This island???s Minister of Finance, Christopher Sinckler, is not joining the list of persons lambasting the public service for its level of productivity and the impact of bureaucracy on competitiveness in Barbados.
Rather, Mr. Sinckler believes that all Barbadians must take responsibility for the system and work towards improving it.
He made the comments today while delivering an address at the Week of Excellence workshop at the Grande Salle, Central Bank of Barbados.
He told his audience: ???There are many offices in Barbados in the public service to which you can go that you can find spellbinding efficiency in the way things are done, and there are other offices that you can go to in which you will find the complete opposite.
???I daresay that there are private sector offices in Barbados that you can go to where you will find spellbinding efficiencies. But I know that there are also some in which the level of bureaucracy, delay, malaise and otherwise is truly spellbinding.???
Acknowledging that there were challenges in the system, the Minister said oftentimes, his experience had been that people who complained most about the inefficiencies of the bureaucracy, were the ones who created the biggest problems that caused it not to function effectively.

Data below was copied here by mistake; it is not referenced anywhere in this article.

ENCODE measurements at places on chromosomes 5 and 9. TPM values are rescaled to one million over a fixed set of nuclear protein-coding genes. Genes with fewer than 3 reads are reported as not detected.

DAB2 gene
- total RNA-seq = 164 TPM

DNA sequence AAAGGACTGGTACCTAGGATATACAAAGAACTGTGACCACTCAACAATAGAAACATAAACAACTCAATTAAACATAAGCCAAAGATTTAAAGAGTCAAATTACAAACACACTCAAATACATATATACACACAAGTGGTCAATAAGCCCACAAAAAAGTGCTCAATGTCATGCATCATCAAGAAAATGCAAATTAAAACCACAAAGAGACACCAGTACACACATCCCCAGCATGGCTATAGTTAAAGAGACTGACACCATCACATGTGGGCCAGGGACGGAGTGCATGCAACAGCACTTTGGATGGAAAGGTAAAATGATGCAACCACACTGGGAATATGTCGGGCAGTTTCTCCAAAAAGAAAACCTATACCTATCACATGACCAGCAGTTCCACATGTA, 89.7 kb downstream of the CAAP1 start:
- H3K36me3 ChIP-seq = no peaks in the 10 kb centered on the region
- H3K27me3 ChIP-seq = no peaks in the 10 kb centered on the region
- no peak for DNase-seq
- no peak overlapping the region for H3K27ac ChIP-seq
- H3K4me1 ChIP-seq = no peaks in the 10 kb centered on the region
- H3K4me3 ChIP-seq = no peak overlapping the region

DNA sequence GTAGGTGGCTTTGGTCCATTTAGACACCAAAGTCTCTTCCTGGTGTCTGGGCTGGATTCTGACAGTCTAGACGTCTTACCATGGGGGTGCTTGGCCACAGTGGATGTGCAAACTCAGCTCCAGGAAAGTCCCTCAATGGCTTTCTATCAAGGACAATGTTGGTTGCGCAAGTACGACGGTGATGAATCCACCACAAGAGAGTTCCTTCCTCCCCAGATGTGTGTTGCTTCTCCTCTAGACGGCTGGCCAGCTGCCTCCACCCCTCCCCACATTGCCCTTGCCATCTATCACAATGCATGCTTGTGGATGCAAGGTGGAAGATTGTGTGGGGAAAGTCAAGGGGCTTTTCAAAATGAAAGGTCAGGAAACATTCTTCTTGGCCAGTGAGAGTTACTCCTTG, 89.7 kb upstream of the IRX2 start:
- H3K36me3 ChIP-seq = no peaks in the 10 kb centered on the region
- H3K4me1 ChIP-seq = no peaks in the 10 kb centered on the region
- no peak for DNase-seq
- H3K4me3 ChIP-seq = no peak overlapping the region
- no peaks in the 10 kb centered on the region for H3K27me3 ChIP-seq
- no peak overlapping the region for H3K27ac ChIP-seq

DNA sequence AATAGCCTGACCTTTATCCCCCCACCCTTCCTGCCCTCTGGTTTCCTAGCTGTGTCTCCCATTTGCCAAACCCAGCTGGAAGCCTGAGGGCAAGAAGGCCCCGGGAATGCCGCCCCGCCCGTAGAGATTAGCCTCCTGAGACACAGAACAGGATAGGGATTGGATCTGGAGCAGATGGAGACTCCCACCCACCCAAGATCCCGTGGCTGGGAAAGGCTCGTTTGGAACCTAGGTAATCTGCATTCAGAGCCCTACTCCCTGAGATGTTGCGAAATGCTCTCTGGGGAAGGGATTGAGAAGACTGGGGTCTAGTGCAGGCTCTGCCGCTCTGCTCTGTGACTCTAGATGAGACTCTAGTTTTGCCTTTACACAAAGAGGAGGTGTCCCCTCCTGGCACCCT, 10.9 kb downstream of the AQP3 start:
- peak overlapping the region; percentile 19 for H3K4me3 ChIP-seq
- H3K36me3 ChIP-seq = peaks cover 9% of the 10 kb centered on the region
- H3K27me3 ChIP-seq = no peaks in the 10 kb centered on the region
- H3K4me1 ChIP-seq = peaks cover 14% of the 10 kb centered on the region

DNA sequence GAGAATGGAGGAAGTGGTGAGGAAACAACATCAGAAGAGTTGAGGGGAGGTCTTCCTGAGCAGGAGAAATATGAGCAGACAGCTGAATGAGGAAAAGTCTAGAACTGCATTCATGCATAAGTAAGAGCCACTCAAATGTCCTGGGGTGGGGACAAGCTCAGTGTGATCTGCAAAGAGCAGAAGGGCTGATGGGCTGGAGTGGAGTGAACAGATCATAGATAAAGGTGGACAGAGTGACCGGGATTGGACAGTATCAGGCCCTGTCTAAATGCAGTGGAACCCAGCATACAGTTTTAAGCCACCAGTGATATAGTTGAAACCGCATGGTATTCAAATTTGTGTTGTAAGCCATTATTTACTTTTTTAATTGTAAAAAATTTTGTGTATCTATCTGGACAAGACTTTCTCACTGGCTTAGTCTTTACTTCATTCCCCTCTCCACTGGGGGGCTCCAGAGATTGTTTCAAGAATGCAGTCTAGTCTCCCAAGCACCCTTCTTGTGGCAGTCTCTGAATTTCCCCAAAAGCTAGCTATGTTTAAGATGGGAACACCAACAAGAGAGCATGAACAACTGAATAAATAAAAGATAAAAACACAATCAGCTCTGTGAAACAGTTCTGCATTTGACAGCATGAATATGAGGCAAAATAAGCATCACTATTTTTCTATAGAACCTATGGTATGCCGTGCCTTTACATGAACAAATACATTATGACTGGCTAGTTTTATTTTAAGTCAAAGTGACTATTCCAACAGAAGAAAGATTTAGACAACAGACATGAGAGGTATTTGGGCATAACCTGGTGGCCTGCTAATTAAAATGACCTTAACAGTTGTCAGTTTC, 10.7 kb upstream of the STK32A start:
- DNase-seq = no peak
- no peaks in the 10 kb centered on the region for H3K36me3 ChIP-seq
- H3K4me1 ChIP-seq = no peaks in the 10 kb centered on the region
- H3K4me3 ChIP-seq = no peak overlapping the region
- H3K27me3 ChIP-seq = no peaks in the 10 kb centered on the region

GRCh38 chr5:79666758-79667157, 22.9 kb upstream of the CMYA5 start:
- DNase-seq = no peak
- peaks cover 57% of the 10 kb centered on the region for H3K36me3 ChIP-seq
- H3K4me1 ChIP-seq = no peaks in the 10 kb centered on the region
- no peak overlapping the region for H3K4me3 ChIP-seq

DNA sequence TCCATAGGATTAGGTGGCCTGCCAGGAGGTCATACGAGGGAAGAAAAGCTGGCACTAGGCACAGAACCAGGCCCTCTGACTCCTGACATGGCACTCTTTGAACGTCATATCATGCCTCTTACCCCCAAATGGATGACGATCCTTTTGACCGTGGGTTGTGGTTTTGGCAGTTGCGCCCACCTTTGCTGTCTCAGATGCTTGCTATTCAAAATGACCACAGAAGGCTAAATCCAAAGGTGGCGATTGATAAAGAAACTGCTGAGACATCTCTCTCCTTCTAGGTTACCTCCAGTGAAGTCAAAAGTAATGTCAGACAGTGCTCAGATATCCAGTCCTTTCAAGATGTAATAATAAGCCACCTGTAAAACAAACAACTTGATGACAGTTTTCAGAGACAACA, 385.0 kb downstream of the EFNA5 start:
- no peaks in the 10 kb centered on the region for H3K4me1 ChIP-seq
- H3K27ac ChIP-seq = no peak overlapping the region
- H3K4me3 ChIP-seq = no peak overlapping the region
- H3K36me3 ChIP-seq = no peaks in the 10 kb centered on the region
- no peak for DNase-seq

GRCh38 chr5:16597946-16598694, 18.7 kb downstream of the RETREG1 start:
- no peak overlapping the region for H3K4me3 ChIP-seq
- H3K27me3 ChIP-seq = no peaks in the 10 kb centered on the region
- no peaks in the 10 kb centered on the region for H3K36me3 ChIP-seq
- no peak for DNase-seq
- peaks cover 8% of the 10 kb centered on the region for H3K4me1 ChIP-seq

According to him, the superiority of the public service had distinguished Barbados as different in the last 50 years.??He continued: ???Yes, like most other things around us there have been slippages, but I say, without fear of contradiction, that one of the things that distinguishes Barbados from many other countries in this region and the world is the superiority of our public service, and that is simply a fact.
???So, even as we recognise we have challenges and we develop systems to improve efficiencies??? We should not consume this ???kool-aid??? that suggests that our system is so badly broken that it is destroying the country. That, in my view, with all due respect, is simply not true. And we have a responsibility, all of us, to see where the blockages are and to address those.???
Mr. Sinckler suggested that those who worked in the public system and who engaged it from the outside, needed to accept ownership of its successes and failures.
???And until and unless we do it, we will continue with this blame game. We can do much better than we have done in the last 50 years and do much better going forward,??? he contended.